Featured image It’s bad enough when a court decision deprives of us liberty or fails to remedy a deprivation wrought by the State. But it’s particularly galling when a court takes away liberty through a technicality. Unfortunately, that route often tempts a judiciary too sheepish to base indefensible outcomes on substantive grounds. In the Hobby Lobby case discussed by Scott earlier this morning, the substantive issue before the Supreme Court is the »

Best. Supreme Court. Brief. Ever.

Featured image Make sure you’ve swallowed any and all liquids, especially hot ones like coffee, before you read further. P.J. O’Rourke has filed an amicus brief with the Supreme Court, related to the upcoming case Susan B. Anthony List v. Driehaus.  The only possible thing that could top this would be an amicus brief from Dave Barry. Steven Driehaus is the sore-loser Democrat who is suing Susan B. Anthony List for independent »

Down the Toob

Featured image The New Yorker’s Jeffrey Toobin indicts Justice Clarence Thomas for his infrequent participation in oral argument in hearings before the Supreme Court. At oral argument attorneys elaborate on arguments they have made in extensive briefs and a written record they have filed with the Court. By the time of oral argument in a given case, the justices will have read the briefs and formed views of the case. If you’ve »

Justice Stevens: Let’s Amend the Second Amendment!

Featured image Retired Justice John Paul Stevens was one of the great mischief-makers in the history of the U.S. Supreme Court. At age 93, he has now written a book in which he recommends six amendments to the Constitution. Presumably these are the changes he wasn’t able to implement the easy way, via a 5-4 vote on the court. One of Stevens’ proposed changes relates to the Second Amendment, and is intended »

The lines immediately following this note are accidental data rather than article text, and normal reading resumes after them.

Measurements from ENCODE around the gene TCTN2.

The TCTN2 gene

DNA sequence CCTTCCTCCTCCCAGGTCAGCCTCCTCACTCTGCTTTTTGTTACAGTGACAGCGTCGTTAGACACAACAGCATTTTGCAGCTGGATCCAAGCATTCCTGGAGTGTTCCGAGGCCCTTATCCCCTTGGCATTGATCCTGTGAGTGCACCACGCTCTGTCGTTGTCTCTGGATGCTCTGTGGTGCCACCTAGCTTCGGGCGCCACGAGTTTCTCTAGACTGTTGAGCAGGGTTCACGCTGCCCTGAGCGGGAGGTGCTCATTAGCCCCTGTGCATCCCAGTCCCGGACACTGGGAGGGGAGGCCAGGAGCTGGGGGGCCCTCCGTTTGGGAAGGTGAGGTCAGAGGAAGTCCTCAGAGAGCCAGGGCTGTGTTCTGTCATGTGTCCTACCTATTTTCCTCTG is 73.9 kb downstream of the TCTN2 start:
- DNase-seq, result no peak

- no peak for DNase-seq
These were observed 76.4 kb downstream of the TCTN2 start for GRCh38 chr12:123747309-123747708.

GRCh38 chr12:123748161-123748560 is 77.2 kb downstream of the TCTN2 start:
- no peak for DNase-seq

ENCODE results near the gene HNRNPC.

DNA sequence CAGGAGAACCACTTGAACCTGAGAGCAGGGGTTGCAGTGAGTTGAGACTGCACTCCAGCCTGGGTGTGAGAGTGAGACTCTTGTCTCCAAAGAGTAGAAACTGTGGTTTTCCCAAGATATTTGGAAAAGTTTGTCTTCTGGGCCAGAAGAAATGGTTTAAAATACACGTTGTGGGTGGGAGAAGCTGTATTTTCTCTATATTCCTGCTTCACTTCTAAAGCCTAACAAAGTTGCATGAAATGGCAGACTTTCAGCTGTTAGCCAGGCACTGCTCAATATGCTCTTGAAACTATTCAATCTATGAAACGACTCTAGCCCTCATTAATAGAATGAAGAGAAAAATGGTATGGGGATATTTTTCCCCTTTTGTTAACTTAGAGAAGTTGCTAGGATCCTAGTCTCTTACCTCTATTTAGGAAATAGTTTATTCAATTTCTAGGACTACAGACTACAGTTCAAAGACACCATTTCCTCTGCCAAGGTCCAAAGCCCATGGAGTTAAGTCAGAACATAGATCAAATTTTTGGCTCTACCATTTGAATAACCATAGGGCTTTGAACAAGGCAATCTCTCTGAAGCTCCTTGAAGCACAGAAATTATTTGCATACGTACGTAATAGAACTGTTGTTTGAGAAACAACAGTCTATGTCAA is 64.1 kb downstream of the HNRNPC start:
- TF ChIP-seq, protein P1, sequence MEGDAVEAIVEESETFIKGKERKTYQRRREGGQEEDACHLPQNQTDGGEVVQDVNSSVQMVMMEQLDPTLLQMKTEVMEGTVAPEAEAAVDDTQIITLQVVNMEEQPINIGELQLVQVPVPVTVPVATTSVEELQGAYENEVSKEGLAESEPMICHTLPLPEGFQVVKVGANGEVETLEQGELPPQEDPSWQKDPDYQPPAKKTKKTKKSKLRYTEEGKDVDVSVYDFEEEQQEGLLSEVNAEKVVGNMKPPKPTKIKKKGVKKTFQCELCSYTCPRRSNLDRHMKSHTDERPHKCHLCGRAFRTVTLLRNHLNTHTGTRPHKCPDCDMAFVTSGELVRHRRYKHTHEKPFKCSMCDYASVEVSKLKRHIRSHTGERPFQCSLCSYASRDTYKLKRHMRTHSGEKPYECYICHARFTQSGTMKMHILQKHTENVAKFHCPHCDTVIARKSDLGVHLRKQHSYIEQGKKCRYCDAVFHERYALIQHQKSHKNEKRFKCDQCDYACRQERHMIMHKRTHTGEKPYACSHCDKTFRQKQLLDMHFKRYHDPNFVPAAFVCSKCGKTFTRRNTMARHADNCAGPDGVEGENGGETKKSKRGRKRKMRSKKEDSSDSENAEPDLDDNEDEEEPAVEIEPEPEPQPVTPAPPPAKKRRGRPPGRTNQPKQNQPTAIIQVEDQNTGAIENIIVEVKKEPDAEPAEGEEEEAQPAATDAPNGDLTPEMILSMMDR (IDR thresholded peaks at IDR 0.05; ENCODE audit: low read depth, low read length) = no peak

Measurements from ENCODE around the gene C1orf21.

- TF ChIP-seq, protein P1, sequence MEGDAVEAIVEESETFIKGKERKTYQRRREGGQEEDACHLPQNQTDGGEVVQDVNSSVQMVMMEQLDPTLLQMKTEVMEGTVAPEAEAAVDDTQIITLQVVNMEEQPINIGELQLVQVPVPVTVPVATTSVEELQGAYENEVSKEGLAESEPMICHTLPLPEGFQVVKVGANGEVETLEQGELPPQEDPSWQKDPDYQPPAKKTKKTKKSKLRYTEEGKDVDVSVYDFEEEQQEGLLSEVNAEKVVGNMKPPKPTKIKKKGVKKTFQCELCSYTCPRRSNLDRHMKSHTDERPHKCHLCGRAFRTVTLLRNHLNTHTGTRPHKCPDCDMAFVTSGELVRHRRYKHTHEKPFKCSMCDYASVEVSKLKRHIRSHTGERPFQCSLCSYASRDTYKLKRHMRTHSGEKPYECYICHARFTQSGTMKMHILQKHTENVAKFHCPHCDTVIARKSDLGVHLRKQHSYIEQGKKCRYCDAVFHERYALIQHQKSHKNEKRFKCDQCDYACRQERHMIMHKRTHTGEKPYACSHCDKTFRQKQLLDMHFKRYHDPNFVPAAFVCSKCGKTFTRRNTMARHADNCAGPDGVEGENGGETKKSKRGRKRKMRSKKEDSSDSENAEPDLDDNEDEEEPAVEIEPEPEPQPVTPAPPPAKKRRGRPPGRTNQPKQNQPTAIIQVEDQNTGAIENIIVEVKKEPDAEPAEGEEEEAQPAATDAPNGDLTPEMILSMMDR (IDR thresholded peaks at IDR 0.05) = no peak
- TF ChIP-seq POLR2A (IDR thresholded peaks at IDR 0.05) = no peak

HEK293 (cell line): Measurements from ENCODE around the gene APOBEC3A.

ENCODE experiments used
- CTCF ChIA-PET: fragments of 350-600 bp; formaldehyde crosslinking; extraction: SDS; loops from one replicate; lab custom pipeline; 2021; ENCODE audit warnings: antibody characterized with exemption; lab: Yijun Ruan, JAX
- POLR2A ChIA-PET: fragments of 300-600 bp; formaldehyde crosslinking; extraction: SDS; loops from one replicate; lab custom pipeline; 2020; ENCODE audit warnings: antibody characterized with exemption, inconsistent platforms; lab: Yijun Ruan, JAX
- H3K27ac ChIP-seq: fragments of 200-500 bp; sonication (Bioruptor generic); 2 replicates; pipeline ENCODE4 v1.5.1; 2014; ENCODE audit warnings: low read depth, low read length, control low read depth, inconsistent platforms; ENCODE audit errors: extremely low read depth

Score one for the little sisters of the poor

Featured image President Obama has lost the latest round in his fight against the Little Sisters of the Poor. The Supreme Court, with no recorded dissent, has enjoined the Obama administration from enforcing the Obamacare mandate against the Little Sisters of the Poor and their co-plaintiffs while their appeal is pending in the Tenth Circuit Court of Appeals. More precisely, as Ed Whelan explains, to escape the mandate while their appeal is »

5 Things You Didn’t Know About Citizens United

Featured image Today is the fifth anniversary of the blessed Citizens United decision, which the loony left has compared to Dred Scott (no really—they do).  Remy Munasifi puts down his guitar in this video and in two crisp minutes walks us through the sense and nonsense about this terrific decision. »

Supreme Court halts gay marriage in Utah, for now

Featured image The Supreme Court has stayed a Utah federal district judge’s decision that struck down the state’s ban on same-sex marriage. The Supreme Court’s order stops for now a wave of same-sex marriages across the state. Utah’s ban is reinstated and will remain in force pending appellate review. There were no dissents from the Supreme Court’s stay order, which suggests that all nine Justices agree with it. However, the order tells »